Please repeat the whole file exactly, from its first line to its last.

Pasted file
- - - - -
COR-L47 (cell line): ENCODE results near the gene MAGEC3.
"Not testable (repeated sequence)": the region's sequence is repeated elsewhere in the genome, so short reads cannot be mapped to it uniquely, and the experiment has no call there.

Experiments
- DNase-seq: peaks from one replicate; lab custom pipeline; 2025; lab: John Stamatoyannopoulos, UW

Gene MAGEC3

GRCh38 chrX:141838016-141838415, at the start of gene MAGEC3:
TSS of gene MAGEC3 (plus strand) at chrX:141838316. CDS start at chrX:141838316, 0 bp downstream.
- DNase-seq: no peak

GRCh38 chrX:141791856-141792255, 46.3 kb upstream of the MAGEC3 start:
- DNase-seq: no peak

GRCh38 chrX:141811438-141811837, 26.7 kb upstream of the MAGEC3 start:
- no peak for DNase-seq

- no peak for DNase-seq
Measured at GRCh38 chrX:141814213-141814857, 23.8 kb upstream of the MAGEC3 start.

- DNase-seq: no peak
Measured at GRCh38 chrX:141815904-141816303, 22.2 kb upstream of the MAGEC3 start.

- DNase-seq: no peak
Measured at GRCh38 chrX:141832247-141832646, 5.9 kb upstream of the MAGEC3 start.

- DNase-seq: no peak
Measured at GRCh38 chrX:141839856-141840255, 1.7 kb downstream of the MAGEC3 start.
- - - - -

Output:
COR-L47 (cell line): ENCODE results near the gene MAGEC3.
"Not testable (repeated sequence)": the region's sequence is repeated elsewhere in the genome, so short reads cannot be mapped to it uniquely, and the experiment has no call there.

Experiments
- DNase-seq: peaks from one replicate; lab custom pipeline; 2025; lab: John Stamatoyannopoulos, UW

Gene MAGEC3

GRCh38 chrX:141838016-141838415, at the start of gene MAGEC3:
TSS of gene MAGEC3 (plus strand) at chrX:141838316. CDS start at chrX:141838316, 0 bp downstream.
- DNase-seq: no peak

GRCh38 chrX:141791856-141792255, 46.3 kb upstream of the MAGEC3 start:
- DNase-seq: no peak

GRCh38 chrX:141811438-141811837, 26.7 kb upstream of the MAGEC3 start:
- no peak for DNase-seq

- no peak for DNase-seq
Measured at GRCh38 chrX:141814213-141814857, 23.8 kb upstream of the MAGEC3 start.

- DNase-seq: no peak
Measured at GRCh38 chrX:141815904-141816303, 22.2 kb upstream of the MAGEC3 start.

- DNase-seq: no peak
Measured at GRCh38 chrX:141832247-141832646, 5.9 kb upstream of the MAGEC3 start.

- DNase-seq: no peak
Measured at GRCh38 chrX:141839856-141840255, 1.7 kb downstream of the MAGEC3 start.